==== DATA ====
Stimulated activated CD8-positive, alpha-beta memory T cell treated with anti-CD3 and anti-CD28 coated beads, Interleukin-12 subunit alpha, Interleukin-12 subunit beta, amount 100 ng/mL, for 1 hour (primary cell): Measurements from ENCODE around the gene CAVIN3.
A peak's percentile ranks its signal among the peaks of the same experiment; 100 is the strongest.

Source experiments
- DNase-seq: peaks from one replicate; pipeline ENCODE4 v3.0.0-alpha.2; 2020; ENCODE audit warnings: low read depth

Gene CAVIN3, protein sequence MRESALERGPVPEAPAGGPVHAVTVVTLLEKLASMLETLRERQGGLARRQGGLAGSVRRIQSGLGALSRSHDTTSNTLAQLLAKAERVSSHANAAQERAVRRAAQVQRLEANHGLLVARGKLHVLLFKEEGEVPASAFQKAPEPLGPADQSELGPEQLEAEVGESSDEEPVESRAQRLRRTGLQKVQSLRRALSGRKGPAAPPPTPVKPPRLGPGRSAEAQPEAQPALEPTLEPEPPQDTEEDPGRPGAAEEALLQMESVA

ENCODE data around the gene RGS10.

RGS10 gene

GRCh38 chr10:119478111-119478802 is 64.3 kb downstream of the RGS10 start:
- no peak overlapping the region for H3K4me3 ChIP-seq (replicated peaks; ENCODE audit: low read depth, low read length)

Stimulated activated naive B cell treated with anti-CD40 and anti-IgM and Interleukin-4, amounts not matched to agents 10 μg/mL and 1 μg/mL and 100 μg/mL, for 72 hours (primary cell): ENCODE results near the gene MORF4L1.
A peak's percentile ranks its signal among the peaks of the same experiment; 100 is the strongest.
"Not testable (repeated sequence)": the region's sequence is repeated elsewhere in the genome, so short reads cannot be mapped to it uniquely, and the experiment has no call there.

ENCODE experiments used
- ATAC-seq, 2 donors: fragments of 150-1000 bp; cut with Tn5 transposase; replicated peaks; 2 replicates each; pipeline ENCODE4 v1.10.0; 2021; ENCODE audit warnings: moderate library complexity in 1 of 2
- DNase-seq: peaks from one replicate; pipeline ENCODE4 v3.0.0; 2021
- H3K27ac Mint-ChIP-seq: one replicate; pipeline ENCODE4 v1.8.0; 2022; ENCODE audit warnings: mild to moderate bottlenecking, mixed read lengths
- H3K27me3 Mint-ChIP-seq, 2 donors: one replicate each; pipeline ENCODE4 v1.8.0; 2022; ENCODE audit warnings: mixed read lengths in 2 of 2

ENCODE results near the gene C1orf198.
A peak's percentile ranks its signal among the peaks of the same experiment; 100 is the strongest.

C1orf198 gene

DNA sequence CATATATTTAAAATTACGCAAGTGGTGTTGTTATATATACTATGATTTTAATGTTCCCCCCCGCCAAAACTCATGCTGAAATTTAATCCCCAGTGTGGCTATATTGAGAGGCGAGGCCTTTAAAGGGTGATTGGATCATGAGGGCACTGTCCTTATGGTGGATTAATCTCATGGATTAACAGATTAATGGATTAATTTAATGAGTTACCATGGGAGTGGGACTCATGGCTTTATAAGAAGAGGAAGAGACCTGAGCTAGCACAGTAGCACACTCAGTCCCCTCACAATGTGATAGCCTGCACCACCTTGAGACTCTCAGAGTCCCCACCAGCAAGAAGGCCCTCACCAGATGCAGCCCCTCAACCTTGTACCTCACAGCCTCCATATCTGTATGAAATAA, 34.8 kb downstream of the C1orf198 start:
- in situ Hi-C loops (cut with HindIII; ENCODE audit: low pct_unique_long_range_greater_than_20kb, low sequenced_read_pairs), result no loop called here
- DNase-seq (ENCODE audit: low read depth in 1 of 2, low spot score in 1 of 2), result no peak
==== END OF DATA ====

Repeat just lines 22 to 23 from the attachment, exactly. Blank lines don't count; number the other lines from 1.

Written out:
- in situ Hi-C loops (cut with HindIII; ENCODE audit: low pct_unique_long_range_greater_than_20kb, low sequenced_read_pairs), result no loop called here
- DNase-seq (ENCODE audit: low read depth in 1 of 2, low spot score in 1 of 2), result no peak